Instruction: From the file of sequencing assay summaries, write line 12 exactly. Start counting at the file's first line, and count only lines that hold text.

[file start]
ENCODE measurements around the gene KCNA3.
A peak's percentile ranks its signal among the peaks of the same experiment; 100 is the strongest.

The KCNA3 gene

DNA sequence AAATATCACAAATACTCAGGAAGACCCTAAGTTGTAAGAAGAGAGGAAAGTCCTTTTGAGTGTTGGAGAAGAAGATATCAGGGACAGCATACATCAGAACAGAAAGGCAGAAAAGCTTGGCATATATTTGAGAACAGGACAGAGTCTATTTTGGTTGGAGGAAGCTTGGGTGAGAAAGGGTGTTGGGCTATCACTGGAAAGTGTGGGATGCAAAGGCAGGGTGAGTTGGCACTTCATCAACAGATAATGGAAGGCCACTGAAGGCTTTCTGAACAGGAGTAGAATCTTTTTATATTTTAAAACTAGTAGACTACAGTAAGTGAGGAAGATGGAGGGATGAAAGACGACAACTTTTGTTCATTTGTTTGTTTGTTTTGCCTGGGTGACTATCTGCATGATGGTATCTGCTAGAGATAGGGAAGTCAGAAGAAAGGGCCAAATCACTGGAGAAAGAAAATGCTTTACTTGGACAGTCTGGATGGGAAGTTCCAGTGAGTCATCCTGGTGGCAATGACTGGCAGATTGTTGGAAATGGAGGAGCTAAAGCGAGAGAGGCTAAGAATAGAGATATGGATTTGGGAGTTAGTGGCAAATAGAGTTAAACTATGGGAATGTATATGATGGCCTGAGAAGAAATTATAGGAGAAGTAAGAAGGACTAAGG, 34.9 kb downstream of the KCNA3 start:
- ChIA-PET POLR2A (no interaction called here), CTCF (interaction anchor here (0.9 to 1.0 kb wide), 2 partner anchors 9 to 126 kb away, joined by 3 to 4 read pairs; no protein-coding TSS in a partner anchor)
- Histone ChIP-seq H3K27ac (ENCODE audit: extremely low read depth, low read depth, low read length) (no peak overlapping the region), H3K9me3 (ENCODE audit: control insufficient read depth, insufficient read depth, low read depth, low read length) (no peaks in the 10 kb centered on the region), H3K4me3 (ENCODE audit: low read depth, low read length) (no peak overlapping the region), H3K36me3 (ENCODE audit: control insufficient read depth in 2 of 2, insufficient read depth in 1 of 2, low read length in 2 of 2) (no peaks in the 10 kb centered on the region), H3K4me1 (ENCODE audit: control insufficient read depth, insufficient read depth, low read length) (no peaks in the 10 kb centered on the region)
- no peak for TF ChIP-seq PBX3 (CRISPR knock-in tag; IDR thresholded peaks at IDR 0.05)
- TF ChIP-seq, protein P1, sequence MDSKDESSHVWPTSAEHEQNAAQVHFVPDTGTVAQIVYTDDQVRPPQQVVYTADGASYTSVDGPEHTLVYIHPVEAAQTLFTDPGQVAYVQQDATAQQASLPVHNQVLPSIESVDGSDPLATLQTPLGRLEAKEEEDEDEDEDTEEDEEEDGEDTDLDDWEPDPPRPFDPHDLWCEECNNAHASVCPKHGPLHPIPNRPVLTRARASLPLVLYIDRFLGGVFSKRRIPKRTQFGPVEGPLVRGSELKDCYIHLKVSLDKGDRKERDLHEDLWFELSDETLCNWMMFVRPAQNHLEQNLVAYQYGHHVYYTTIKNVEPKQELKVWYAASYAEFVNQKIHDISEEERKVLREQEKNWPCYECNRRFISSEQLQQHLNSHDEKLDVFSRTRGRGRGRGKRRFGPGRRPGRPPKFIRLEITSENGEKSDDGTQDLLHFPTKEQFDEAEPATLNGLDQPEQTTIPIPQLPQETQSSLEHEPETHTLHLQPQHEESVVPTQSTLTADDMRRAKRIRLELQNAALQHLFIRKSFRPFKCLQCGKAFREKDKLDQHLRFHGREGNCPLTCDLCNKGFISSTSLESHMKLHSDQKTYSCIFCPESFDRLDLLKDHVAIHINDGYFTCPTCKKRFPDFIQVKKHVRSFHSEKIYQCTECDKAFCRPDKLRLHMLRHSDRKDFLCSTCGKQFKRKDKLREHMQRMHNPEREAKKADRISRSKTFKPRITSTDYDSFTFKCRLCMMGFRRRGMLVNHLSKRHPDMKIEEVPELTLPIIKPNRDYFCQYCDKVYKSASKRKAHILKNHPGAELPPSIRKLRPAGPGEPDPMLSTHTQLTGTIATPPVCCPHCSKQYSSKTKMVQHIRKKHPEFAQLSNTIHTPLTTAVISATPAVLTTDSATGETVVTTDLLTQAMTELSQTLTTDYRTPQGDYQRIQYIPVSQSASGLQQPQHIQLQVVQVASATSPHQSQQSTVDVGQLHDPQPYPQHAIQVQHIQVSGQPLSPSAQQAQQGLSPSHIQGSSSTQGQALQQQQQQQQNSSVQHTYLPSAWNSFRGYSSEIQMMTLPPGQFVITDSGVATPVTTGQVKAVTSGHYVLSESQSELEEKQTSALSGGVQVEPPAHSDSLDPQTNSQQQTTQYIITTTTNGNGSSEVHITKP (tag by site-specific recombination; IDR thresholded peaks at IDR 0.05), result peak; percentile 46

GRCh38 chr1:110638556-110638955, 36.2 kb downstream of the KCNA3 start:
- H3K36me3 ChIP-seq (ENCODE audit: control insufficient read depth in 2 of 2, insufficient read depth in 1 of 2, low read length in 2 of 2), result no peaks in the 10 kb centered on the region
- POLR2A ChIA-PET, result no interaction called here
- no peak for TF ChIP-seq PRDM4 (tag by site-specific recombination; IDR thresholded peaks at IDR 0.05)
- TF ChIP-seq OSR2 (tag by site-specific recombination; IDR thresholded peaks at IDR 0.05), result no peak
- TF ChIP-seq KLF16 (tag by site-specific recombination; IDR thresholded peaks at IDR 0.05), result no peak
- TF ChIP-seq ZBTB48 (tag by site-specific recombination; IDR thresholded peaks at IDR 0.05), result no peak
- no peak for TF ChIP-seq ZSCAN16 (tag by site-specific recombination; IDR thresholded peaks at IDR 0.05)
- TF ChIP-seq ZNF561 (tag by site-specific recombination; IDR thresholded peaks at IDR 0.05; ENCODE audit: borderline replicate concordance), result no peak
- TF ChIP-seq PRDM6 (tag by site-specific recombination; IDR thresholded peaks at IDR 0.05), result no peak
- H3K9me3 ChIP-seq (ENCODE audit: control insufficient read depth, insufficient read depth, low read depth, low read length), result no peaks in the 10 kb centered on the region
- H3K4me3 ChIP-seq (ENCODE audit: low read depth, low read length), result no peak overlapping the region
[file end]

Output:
- no peak for TF ChIP-seq PRDM4 (tag by site-specific recombination; IDR thresholded peaks at IDR 0.05)